Organizations such as Green Building Council (GBC) and the Building Research Establishment (BRE) – among others- are responsible for defining the standards of sustainable building and for evaluating and certifying the sustainability of buildings through its specific tools: LEED, BREEM, GREEN. In spite of this, and given the difference of criteria or priorities set by each organization, one of the biggest difficulties that owners, developers, technicians and builders face today with regard to the design and construction of a sustainable buildings is precisely the fact that there are no uniform parameters upon which they could base themselves to certainly determine the what order of importance should be established for the different parameters or how much emphasis should be given to each one of them. But at the end, what we all have to keep in mind is that a sustainable architecture should meet the needs of its occupants, without endangering the well-being and development of future generations.

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Multifunctional Architecture: a new kind of space for a new lifestyle

June 6, 2016
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by juan
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Multifunctional architecture as its name implies, has to do with the creation of spaces that gather several functions, but it goes far beyond, as it does not only aims at creating projects that adapted to the urban space where they are inserted but also it even aims at solving urban problems.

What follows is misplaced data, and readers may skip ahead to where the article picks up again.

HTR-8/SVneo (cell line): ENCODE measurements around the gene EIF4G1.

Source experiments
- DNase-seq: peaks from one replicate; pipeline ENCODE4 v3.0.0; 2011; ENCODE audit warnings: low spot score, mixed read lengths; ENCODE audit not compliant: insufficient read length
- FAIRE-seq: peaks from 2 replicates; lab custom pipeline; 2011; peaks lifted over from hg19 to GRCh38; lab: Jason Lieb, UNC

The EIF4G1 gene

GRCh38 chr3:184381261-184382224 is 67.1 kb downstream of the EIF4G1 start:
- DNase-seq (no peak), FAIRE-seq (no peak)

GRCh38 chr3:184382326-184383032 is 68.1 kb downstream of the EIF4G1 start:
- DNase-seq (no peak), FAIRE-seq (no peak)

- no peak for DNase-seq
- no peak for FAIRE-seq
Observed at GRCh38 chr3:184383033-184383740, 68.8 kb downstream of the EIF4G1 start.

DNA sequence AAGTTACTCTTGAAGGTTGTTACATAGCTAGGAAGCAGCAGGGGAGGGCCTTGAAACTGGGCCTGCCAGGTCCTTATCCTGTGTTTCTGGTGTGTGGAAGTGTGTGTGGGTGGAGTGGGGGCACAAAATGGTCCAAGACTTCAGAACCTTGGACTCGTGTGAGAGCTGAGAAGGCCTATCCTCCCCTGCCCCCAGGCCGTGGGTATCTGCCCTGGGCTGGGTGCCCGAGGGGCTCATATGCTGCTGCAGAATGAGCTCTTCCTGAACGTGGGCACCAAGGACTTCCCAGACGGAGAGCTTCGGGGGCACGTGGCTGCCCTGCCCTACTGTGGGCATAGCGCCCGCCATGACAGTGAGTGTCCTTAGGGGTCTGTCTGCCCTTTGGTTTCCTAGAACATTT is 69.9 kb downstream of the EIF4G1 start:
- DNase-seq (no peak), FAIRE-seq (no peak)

On top of this, multifunctional architecture seeks to create spaces that can cause an emotional impact, by strongly linking the aesthetics of the construction to elements of emotional reference for the community to which they are addressed.

This idea of multifunctionality, applied to either small complexes, districts or cities, finds roots in the ideas of Le Corbusier, particularly in “l´unité´habitation” (housing unit), where he seeks to merge the privacy of individual housing with the multiplicity of activities of a modern city.

This ideal unit consists of 400 houses inserted into a complex that holds as well shops, recreational spaces, places for physical exercises and different services.   The concept was materialized for the first time in the “unité d´habitation” de Marseille, the “Cité Radieuse” (Radiant City) project that was developed between 1947 and 1952 by the assignment of the French Ministry of Reconstruction and Urbanism.

Even though the so-called brutalist architecture comes from this idea, the concept of “housing unit” also evolves on the side of its multifunctional sense, and sees applications both in housing developments as the one of Marseille, and in its broader vision, in comprehensive urban developments such as the city of Brasilia in 1956.

With regards to interior decoration, multifunctional architecture proposes a discreet ornamentation, putting aside extravagances, as it picks up the teachings of an ancient Chinese tradition that suggests not to include excessive details inside houses considering that this ends up by negatively affecting the mental state of the inhabitants.